He’s one of the happiest little fellas I know. Always smiling. His mama says that well disciplined children are happy children. I’ve watched that with them. They are already clearly drawing lines of right and wrong even though Drake’s just starting to walk.
When I scoop him up, I’m silently praying for him. He doesn’t know yet that he has a martyr’s heritage running through his veins. While I hold him, I’m silently praying that one day he’ll have a passion for Christ like Nate Saint who is not too far back in his family tree.
When he’s old enough to understand, I’m sure his parents will pass the story down to him. Nate and four other missionaries were martyred while attempting to establish an evangelistic relationship with an Indian tribe in the jungles of Ecaudor. In reaching out to give life, they died at the point of a spear.
Hearing Nate’s story, little Drake will know that there is something greater to live for; One who is worthy of laying down our lives for.
As far as I know, we have no martyrs in our family tree, but we shared with our children stories of believers who went against the culture’s stream, who stood for God’s truth while under threat of death, who risked their lives to share the gospel across the world, and who voiced God’s goodness while enduring persecution because of their faith in Him. Believers like: Felix Manz, Martin Luther, John Bunyan, David Livingstone, Fanny Crosby, Corrie Ten Boom, Perpetua and other martyr’s stories.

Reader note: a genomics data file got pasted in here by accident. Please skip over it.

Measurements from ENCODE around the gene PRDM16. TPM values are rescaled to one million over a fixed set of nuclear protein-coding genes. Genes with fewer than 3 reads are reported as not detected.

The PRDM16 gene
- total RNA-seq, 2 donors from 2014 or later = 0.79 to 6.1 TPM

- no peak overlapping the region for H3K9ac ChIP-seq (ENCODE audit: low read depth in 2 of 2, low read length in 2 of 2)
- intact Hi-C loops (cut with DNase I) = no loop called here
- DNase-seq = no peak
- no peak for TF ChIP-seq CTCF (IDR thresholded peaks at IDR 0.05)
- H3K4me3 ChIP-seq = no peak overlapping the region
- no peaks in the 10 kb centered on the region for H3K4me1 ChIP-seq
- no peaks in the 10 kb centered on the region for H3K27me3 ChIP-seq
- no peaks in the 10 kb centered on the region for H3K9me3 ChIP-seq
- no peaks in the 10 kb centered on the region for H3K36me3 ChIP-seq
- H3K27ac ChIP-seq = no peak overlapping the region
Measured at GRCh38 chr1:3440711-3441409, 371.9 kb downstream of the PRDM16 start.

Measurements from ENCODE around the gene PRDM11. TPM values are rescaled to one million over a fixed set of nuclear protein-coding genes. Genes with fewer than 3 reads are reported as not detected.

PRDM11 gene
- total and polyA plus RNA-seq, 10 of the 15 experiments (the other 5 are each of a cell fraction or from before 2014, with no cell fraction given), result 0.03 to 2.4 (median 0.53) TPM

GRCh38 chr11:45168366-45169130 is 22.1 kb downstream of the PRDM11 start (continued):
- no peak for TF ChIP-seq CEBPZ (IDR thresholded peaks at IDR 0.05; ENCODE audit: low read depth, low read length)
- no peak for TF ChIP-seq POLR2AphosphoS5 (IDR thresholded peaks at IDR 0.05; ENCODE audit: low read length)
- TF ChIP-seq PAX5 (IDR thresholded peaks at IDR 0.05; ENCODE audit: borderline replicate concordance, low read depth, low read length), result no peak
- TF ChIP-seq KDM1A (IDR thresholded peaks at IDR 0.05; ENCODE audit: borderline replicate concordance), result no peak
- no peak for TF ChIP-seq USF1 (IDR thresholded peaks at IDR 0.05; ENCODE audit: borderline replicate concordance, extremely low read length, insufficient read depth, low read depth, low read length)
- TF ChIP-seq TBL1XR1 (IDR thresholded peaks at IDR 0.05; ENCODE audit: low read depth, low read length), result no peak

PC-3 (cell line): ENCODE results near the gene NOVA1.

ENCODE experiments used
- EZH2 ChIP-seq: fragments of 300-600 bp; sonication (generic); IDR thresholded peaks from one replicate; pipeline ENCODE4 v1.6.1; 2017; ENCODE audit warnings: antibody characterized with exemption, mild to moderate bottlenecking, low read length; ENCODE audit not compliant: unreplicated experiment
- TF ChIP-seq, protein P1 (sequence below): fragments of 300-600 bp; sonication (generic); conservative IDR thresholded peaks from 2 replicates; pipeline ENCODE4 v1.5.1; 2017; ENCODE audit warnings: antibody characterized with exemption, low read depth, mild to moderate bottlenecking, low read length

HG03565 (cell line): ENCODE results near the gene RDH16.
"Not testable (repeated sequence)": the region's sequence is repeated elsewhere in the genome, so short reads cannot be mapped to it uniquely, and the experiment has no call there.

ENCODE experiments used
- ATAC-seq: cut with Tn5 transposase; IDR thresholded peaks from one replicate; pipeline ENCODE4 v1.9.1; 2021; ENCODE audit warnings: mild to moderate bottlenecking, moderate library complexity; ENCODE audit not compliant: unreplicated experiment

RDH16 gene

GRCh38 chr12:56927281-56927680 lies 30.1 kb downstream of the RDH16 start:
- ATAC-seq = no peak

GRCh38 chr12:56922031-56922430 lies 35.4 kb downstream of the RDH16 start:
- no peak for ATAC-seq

We introduced our children to these great heroes to inspire their faith, to give them some examples of men and women who loved God more than they loved themselves. At a young age, most children easily gravitate toward Jesus and have no problem believing that He did all the Bible says He did. But as they grow older, children need to see living examples of those who took God’s Word so seriously that they actually live out its truths.
Are you inspiring your children’s faith?
It’s important to introduce our little ones to historic movers of the faith, but they need to experience real-life faith in our homes also. Be intentional in challenging your children to live by faith:
* Lay out large prayers before God and invite your children to join you.
* Point out how God is at work, providing the small and the big things in your life.
* Share with your children your own faith stories.
* Let your children know specific things you’re asking God to do and let them know when and how He answers those.
* Encourage your child to look for opportunities to walk by faith rather than by sight.
* Read through the gospels with your children and have them describe how different individuals expressed faith.
* Invite people into your home to tell your children their “God-stories.”
* Ask God to increase your own faith as well as your child’s.
[box] “And the Lord said, “If you had faith like a grain of mustard seed, you could say to this mulberry tree, ‘Be uprooted and planted in the sea,’ and it would obey you.” (Luke 17:6) [/box]
This is the faith God challenges us with. Are you training your children to press into that kind of faith? How are you inspiring your child’s faith?